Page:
Visionary Architecture

The architecture of the modern period was essentially a reaction to the decorated buildings of  preceding history. Czech architect Adolf Loos (1870 –1933) was one of the first to do way with ornament and the results are there for all to see in his Steiner House of 1910. This almost shell-like dwelling with its economy of style and functionality, was to become symbolic of the force, shaping the architectural stylistic revolution that was to come.

Adolf Loos in fact objected so strongly to surface decoration that he wrote an essay in 1908 called, Ornament and Crime, where he denounced the modern man with body tattoos as, "either a criminal or degenerate.....If someone who is tattooed dies at liberty, it means he had died a few years before committing a murder".

Steiner HouseCredit: Wikipedia

Steiner House is a building in Vienna, Austria. Wikipedia


Le Corbusier (1887 – 1965) was inspired by classical Doric architecture and the shapes of modern machinery. In, Towards an Architecture, he compared the two systems, with the comparison of the Parthenon with a Farman biplane. Corbusier was interested in perfect proportions, precise material, precision and clarity, what he called the "White World".  In the  Villa Savoye, Le Corbusier demonstrated his 5 points of architecture, which involved:


  • The use of pilotis, a kind of pillar which supported the structure and separated it from the ground.
  •  A free façade, non supporting wall.    
  • Open floor plan
  •  Continuous window for unencumbered view
  •  Flat roof garden                                      

Many of Le Corbusier's early work exploited the form and structure of concrete, combined with glass, also he favoured white and stated, "The house is a machine for living in."

Villa SavoyeCredit: Wikipedia

Villa Savoye

German-American architect, Mies van der Rohe (1886- 1969) is famous for his words, "less is more" and "God is in the details". He was another modernist, pioneer architect who was instrumental in steering architecture toward functional minimalism. His artistic vision was to create a "skin and bone" structure, which exemplified "clarity, simplicity and honesty" (G. Schnitzler, 1929). He also  ambitiously wanted to change the language of architecture, to authentically express the essence of the modern age. And as a leading member of Rationalism in architecture, his buildings were revolutionary with a great purity of form.

Barcelona Pavilion, 1929. (reconstruction)Credit: Wikipedia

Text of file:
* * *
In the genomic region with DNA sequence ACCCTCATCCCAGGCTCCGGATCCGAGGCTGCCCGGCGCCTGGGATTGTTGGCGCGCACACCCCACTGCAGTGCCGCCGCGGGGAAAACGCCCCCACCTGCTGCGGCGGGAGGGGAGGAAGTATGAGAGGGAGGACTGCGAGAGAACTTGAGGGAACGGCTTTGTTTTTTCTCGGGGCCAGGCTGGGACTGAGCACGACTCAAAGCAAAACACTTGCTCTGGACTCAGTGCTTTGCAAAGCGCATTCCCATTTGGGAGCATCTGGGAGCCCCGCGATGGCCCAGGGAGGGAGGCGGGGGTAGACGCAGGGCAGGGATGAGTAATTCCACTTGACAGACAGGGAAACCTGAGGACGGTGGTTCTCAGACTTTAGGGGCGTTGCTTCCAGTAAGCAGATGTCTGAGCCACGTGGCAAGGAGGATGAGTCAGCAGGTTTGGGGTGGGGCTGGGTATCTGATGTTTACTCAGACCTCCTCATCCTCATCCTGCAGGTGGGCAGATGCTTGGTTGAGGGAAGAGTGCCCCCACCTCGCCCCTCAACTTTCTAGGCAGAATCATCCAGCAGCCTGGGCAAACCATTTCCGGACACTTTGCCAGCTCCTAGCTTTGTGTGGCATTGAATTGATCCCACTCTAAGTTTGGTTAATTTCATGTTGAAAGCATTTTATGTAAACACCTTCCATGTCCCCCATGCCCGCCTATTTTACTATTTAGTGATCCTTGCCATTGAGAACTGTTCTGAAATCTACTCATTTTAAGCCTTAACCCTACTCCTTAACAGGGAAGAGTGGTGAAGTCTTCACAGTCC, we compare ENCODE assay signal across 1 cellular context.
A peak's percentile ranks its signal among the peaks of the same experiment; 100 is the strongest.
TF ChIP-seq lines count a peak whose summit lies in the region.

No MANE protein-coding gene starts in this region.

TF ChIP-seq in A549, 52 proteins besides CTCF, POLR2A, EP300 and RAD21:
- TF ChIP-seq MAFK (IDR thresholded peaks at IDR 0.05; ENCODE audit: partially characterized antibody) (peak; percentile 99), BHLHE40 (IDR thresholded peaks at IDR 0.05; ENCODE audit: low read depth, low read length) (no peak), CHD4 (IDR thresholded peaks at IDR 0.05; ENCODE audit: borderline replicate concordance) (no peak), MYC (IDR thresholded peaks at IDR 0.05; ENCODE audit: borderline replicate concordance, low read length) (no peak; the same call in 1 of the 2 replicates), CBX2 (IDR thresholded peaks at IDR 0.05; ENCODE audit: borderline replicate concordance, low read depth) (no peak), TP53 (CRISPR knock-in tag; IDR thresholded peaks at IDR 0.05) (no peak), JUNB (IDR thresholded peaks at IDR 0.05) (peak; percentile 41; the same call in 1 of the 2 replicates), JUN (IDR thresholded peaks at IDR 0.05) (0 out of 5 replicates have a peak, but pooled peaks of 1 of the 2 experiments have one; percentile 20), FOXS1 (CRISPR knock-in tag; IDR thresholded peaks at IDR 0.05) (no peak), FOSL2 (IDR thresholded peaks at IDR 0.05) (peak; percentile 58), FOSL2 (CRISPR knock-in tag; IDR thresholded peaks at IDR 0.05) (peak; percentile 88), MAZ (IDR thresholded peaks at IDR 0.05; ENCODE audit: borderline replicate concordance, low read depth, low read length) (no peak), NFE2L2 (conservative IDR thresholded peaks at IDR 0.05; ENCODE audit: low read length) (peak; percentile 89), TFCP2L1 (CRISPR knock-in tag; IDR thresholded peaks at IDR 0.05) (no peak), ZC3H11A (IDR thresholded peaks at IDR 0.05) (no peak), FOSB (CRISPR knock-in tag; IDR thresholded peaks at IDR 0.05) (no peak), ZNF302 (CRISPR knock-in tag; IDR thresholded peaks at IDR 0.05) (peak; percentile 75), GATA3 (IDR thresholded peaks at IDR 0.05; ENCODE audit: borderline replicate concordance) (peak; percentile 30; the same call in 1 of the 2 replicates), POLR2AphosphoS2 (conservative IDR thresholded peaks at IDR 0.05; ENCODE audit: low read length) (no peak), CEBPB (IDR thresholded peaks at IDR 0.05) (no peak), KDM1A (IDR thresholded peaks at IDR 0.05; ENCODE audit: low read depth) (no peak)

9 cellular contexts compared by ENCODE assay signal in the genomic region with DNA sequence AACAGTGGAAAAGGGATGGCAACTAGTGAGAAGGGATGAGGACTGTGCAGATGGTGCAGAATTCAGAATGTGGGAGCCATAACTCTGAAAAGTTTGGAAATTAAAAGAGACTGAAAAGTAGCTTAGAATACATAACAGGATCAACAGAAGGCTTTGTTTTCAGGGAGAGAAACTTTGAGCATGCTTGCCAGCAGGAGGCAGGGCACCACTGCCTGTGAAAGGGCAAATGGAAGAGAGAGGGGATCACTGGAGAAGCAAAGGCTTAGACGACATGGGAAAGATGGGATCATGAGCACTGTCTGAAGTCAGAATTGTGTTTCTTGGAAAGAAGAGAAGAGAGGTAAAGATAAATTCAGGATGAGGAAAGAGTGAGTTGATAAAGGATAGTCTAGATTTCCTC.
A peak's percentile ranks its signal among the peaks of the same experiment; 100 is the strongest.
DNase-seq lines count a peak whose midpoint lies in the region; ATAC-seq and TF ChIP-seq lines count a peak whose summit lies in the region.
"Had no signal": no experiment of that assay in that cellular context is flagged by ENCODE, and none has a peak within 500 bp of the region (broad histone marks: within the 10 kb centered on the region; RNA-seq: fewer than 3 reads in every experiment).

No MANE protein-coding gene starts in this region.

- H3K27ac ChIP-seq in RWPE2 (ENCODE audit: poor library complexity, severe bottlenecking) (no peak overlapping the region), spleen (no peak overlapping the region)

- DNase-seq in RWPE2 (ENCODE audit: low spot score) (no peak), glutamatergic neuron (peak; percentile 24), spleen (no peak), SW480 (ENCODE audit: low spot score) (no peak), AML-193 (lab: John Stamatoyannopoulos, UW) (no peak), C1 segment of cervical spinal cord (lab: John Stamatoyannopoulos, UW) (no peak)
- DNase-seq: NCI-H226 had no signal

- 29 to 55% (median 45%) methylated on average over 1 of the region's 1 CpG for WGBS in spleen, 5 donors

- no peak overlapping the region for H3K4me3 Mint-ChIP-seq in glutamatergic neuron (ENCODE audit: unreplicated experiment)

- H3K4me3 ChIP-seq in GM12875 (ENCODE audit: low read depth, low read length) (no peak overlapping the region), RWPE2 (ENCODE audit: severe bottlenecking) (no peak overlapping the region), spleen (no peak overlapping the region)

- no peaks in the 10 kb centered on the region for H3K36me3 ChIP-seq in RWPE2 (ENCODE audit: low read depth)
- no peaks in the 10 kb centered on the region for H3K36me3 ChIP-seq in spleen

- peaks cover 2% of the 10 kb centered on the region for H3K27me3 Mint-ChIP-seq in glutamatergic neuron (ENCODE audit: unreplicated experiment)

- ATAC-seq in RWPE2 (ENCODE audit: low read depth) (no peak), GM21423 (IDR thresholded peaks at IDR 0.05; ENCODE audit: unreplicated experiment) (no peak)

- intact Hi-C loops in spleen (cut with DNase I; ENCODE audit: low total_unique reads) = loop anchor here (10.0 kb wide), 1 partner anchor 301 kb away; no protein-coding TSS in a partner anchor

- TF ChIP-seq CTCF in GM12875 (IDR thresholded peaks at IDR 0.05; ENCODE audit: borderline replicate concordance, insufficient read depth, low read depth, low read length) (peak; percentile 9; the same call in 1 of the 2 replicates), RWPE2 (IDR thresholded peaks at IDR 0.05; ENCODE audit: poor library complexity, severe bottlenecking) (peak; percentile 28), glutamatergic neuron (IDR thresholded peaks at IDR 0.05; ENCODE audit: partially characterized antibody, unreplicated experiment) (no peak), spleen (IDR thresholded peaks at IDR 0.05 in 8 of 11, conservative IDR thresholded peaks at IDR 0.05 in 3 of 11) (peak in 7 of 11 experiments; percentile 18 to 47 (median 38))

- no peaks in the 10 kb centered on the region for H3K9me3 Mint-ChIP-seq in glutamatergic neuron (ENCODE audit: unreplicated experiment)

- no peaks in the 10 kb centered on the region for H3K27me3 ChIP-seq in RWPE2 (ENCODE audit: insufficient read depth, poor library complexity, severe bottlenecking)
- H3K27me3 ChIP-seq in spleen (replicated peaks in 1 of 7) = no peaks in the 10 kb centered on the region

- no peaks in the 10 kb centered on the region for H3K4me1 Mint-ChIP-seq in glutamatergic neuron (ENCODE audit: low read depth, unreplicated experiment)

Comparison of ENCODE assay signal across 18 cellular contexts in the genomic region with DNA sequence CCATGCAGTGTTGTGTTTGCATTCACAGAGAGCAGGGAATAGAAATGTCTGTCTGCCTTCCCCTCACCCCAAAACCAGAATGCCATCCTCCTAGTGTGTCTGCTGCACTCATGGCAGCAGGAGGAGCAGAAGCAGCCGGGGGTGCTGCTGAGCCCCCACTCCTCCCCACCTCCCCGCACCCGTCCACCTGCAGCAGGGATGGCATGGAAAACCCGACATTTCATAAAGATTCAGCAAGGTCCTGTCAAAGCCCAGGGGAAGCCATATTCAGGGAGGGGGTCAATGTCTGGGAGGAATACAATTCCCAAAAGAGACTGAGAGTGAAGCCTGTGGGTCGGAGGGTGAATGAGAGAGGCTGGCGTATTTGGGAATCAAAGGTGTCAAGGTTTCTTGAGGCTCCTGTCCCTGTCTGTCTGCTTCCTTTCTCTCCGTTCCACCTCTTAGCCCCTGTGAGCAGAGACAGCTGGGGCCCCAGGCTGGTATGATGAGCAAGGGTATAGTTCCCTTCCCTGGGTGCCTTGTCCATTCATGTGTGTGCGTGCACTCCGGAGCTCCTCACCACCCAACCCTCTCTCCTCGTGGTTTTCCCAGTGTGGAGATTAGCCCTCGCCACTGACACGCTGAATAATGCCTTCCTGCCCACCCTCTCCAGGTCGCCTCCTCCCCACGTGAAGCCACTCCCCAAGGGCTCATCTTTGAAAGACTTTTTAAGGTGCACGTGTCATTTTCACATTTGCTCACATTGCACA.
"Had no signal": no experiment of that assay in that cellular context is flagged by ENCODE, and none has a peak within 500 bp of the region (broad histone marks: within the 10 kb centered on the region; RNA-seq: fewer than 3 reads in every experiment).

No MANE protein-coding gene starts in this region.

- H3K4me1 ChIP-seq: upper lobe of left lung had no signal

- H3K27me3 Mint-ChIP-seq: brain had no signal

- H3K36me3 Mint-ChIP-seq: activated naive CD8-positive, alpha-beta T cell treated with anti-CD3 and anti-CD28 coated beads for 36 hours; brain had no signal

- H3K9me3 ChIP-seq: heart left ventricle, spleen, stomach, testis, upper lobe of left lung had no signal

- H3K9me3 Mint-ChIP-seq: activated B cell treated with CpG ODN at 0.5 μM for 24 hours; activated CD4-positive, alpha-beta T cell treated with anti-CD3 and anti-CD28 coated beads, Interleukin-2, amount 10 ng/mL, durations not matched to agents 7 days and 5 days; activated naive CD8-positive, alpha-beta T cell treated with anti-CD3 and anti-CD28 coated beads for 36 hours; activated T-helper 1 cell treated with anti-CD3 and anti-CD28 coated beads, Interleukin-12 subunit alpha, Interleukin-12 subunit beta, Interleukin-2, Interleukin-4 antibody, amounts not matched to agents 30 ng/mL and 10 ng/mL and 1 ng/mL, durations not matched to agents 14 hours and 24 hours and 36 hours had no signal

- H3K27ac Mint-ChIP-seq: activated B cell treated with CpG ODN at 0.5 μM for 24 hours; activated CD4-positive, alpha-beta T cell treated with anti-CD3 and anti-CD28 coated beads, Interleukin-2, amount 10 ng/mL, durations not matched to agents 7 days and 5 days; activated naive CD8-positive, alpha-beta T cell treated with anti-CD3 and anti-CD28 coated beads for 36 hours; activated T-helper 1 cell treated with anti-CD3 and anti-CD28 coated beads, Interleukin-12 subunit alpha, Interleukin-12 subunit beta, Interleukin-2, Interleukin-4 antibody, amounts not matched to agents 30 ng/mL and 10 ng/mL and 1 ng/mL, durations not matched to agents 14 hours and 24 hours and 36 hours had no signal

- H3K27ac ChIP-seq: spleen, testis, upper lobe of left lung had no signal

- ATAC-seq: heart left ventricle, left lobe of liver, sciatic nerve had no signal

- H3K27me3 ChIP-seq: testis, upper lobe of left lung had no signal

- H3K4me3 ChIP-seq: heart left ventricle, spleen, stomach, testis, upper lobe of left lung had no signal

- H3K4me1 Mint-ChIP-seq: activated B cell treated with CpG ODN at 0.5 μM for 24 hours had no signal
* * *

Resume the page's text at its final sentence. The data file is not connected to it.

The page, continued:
Barcelona Pavilion, 1929. (reconstruction)

The idealist architect Walter Gropius (1883 –1969) when in his early twenties worked for Peter Behrens, who was a leading industrial designer. Interestingly this designer had not only Gropius in his employ, but also Mies van der Rohe and Le Corbusier -what an incredible concentration of talent, in one place and time!  Gropius  became the master of the Grand-Ducal Saxon School of Arts and Crafts in Weimar, in 1915 and gradually transformed the institution  into the renown  Bauhaus (literally 'house for building). Gropius wanted architecture to separate itself from the past and become something totally new, he also viewed architecture as combining art and craftmanship and as being one of the purest art forms.

Bauhaus (built 1925–1926) in Dessau, GermanyCredit: Wikipedia

Bauhaus (built 1925–1926) in Dessau, Germany


Bruno  Taut ( 1880 – 1938) was an early member of the German Werkbund. The Werkbund was formed in 1907 and was a joint collaboration between artists, craftsmen and manufacturers, formed  with the express purpose to improve design. Taut's famous Glass pavilion is often hailed as the beginning of Expressionist architecture. In the design of this building Taut collaborated with the poet paul Scheerbart who rhapsodized about the future use of glass in architecture, in his 1914 work Glass Architecture (Scheerbart). Taut was a tremendously prolific architect who tried to create an "all-encompassing architecture", which incorporated all the artistic elements from, music to sculpture.

1914 "Glass Pavilion" of Bruno TautCredit: Wikipedia

1914 "Glass Pavilion" of Bruno Taut

Frank Lloyd Wright (1867 –  1959) created some of the most iconic buildings of the 20th century. Born two years after the end of the American Civil War, Frank Lloyd Wright embraced the huge technological changes which took place in this period. He rejected the European ornate styles of architecture and developed his own unique vision, which he called  “organic” architecture". Wright was inspired by nature, not so much in the visual sense, but as an "inner harmony". Although many of his buildings are simple in form, there is a subtle sense of rhythm, balance and fluency, which is quite exquisite. His beautiful Fallingwater (1935) has been called "the best all-time work of American architecture" while the Solomon R. Guggenheim Museum is quite simply, a masterpiece. 

Fallingwater, Mill Run, Pennsylvania (1937)Credit: Wikipedia

Fallingwater, Mill Run, Pennsylvania (1937)

Antonio Sant'Elia (1888 - 1916) became involved with the Futurist movement and it is believed that he was behind the publishing of the The manifesto Futurist Architecture. Sant'Elia saw his drawings as "expressing their times"  and as representing a "machine style". His drawings heralded the machine age of industrialisation and had a crisp engineered quality reminiscent of modern bridges and factories. His drawings however were never built. 

Perspective drawing from La Città Nuova, 1914Credit: Wikipedia

Perspective drawing from La Città Nuova, 1914